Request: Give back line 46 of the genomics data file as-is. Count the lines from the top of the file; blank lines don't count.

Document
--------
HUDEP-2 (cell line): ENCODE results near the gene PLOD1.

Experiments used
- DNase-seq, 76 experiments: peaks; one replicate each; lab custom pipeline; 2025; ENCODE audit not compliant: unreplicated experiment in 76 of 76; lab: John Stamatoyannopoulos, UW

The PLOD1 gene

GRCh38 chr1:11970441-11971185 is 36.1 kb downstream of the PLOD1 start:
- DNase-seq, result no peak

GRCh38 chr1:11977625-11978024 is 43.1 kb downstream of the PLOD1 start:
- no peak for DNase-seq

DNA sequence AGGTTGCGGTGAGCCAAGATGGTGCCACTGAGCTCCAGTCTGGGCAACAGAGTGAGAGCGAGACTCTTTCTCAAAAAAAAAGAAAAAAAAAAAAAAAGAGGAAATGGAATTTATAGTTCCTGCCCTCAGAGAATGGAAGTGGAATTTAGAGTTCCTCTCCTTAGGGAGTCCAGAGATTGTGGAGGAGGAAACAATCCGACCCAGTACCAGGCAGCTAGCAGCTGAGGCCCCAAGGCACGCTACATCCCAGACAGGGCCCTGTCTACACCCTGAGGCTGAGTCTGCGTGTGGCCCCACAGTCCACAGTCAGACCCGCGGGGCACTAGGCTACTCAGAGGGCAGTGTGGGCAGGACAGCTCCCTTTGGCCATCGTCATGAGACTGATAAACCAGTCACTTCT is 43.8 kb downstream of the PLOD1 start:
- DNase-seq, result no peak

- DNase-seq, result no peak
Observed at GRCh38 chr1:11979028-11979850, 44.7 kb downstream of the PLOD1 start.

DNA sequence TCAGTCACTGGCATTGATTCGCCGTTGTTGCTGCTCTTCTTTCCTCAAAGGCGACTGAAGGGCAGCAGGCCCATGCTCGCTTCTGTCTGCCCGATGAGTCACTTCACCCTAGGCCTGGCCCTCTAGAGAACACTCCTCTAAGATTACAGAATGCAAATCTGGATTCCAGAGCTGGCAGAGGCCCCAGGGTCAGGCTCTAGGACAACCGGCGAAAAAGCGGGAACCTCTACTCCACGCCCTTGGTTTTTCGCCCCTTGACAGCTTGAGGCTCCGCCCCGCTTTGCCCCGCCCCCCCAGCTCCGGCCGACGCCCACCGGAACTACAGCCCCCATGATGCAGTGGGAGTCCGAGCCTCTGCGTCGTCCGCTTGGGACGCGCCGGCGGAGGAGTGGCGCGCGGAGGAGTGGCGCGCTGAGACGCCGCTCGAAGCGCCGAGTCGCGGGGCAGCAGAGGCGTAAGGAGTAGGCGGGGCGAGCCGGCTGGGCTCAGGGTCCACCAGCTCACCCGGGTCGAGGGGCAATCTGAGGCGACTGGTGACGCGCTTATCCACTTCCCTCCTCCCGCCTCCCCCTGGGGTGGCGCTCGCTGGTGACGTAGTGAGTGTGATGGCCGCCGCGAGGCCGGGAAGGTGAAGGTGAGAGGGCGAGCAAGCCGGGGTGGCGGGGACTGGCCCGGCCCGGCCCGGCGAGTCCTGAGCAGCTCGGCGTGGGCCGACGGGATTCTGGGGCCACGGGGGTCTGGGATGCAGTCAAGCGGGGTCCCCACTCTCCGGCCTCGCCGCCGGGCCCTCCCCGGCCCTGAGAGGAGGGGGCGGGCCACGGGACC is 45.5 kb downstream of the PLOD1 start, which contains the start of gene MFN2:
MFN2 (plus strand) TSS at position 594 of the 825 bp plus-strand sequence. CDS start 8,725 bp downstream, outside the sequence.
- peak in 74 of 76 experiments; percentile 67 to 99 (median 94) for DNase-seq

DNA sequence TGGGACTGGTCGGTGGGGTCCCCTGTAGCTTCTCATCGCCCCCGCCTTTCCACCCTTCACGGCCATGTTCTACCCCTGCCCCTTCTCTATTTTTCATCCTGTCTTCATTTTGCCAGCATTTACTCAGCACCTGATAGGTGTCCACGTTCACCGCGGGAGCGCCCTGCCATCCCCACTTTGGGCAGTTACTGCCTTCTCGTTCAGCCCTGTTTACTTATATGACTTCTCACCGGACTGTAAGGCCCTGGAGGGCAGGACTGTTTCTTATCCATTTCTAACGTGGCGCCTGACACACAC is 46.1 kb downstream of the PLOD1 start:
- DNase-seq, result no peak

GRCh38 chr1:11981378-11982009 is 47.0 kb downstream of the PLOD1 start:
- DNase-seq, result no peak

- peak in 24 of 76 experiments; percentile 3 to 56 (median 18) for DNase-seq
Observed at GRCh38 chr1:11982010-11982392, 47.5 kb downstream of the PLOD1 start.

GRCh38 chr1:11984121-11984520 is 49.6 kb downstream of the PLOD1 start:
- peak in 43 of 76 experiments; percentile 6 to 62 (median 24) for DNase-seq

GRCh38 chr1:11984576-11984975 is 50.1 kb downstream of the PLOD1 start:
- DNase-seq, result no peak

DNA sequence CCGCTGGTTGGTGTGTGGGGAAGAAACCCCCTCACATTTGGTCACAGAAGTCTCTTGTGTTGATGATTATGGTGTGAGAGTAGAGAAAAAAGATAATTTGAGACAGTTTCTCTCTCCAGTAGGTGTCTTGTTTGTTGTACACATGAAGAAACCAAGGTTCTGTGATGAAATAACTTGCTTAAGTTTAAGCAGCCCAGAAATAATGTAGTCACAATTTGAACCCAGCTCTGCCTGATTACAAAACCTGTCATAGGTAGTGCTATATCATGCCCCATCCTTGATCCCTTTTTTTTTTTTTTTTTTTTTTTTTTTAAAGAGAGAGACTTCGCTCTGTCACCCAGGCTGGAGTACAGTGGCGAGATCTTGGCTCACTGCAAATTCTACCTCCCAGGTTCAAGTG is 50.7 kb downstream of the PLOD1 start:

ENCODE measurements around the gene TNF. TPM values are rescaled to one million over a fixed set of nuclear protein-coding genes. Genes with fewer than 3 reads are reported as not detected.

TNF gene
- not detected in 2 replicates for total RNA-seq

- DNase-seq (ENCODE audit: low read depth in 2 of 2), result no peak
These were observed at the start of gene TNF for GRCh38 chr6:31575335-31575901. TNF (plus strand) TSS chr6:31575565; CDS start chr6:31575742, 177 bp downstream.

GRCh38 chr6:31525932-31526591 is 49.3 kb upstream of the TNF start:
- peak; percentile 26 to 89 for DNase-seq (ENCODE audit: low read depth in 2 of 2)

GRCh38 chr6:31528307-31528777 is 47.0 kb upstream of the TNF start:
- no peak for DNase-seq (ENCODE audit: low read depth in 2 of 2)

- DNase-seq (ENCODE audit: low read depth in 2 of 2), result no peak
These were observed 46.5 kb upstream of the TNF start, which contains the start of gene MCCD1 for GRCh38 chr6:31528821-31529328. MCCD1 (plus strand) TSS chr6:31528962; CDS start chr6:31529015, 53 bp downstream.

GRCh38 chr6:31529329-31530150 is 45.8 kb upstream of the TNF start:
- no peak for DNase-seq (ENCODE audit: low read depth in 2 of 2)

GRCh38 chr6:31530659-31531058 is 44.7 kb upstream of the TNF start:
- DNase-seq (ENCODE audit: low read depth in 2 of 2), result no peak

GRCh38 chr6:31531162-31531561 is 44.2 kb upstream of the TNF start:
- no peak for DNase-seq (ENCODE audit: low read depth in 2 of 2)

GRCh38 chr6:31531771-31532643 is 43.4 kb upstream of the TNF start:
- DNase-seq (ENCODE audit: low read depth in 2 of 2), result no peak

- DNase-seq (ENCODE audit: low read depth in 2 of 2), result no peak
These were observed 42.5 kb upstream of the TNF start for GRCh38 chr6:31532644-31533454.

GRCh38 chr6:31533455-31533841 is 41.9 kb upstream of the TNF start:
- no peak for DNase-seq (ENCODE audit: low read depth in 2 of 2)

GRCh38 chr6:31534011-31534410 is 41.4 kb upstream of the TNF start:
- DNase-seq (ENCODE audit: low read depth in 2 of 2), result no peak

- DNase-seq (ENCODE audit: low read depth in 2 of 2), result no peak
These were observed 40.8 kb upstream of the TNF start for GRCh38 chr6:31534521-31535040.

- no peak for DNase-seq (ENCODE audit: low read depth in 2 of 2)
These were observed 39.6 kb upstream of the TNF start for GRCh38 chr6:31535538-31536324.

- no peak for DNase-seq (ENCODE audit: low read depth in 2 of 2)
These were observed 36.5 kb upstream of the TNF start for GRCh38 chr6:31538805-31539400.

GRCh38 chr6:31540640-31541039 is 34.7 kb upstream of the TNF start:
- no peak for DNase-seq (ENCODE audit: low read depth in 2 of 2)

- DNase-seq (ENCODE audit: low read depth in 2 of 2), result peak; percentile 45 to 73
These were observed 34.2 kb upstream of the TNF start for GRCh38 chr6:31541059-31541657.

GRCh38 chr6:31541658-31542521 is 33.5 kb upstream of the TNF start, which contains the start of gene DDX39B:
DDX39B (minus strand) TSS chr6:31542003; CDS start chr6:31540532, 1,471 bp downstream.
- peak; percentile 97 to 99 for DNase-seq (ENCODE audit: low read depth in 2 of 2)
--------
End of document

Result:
- DNase-seq (ENCODE audit: low read depth in 2 of 2), result no peak